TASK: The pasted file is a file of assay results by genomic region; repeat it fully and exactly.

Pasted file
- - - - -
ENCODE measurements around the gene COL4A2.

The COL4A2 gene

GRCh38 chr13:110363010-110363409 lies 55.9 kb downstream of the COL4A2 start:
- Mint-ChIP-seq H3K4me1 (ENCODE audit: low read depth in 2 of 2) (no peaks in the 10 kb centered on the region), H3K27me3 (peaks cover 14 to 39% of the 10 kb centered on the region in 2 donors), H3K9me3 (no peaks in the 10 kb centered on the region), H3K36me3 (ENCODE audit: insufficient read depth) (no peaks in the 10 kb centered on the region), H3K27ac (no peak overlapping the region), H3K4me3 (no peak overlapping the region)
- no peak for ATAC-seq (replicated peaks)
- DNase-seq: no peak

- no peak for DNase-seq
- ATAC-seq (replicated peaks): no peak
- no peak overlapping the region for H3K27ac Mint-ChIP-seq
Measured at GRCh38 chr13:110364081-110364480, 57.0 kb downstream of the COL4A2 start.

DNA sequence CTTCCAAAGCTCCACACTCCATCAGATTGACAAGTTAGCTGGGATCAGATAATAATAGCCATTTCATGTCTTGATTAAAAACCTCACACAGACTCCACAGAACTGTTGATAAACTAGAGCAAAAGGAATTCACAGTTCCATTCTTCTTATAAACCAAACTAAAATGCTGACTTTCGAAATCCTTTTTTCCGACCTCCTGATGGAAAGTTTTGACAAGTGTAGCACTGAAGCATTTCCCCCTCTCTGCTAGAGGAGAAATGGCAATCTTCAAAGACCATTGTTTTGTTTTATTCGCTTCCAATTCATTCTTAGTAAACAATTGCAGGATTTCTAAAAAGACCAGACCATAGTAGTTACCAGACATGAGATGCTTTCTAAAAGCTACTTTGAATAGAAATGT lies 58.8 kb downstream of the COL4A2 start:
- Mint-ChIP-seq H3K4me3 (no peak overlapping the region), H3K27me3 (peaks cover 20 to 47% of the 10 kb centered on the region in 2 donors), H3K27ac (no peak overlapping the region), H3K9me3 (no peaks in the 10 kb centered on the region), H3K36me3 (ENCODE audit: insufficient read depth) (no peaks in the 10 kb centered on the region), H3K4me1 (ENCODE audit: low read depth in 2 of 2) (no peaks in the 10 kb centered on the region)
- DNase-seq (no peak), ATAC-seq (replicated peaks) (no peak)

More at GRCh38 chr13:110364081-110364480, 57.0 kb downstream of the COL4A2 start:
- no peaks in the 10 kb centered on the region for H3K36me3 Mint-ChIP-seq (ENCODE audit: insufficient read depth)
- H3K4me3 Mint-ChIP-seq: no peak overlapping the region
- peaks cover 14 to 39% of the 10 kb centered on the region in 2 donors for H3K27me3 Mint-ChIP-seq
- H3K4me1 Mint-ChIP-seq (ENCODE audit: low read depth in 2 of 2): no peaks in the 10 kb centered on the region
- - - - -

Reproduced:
ENCODE measurements around the gene COL4A2.

The COL4A2 gene

GRCh38 chr13:110363010-110363409 lies 55.9 kb downstream of the COL4A2 start:
- Mint-ChIP-seq H3K4me1 (ENCODE audit: low read depth in 2 of 2) (no peaks in the 10 kb centered on the region), H3K27me3 (peaks cover 14 to 39% of the 10 kb centered on the region in 2 donors), H3K9me3 (no peaks in the 10 kb centered on the region), H3K36me3 (ENCODE audit: insufficient read depth) (no peaks in the 10 kb centered on the region), H3K27ac (no peak overlapping the region), H3K4me3 (no peak overlapping the region)
- no peak for ATAC-seq (replicated peaks)
- DNase-seq: no peak

- no peak for DNase-seq
- ATAC-seq (replicated peaks): no peak
- no peak overlapping the region for H3K27ac Mint-ChIP-seq
Measured at GRCh38 chr13:110364081-110364480, 57.0 kb downstream of the COL4A2 start.

DNA sequence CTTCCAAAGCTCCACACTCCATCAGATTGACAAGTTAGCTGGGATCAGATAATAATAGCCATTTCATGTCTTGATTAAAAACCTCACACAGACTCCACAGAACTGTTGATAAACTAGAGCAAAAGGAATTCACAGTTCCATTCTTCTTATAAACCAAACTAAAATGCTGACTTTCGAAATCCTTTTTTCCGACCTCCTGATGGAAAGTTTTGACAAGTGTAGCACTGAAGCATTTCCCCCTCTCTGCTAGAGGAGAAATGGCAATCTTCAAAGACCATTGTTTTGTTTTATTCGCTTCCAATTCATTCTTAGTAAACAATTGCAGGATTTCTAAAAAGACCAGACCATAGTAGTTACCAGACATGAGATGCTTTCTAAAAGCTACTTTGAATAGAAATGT lies 58.8 kb downstream of the COL4A2 start:
- Mint-ChIP-seq H3K4me3 (no peak overlapping the region), H3K27me3 (peaks cover 20 to 47% of the 10 kb centered on the region in 2 donors), H3K27ac (no peak overlapping the region), H3K9me3 (no peaks in the 10 kb centered on the region), H3K36me3 (ENCODE audit: insufficient read depth) (no peaks in the 10 kb centered on the region), H3K4me1 (ENCODE audit: low read depth in 2 of 2) (no peaks in the 10 kb centered on the region)
- DNase-seq (no peak), ATAC-seq (replicated peaks) (no peak)

More at GRCh38 chr13:110364081-110364480, 57.0 kb downstream of the COL4A2 start:
- no peaks in the 10 kb centered on the region for H3K36me3 Mint-ChIP-seq (ENCODE audit: insufficient read depth)
- H3K4me3 Mint-ChIP-seq: no peak overlapping the region
- peaks cover 14 to 39% of the 10 kb centered on the region in 2 donors for H3K27me3 Mint-ChIP-seq
- H3K4me1 Mint-ChIP-seq (ENCODE audit: low read depth in 2 of 2): no peaks in the 10 kb centered on the region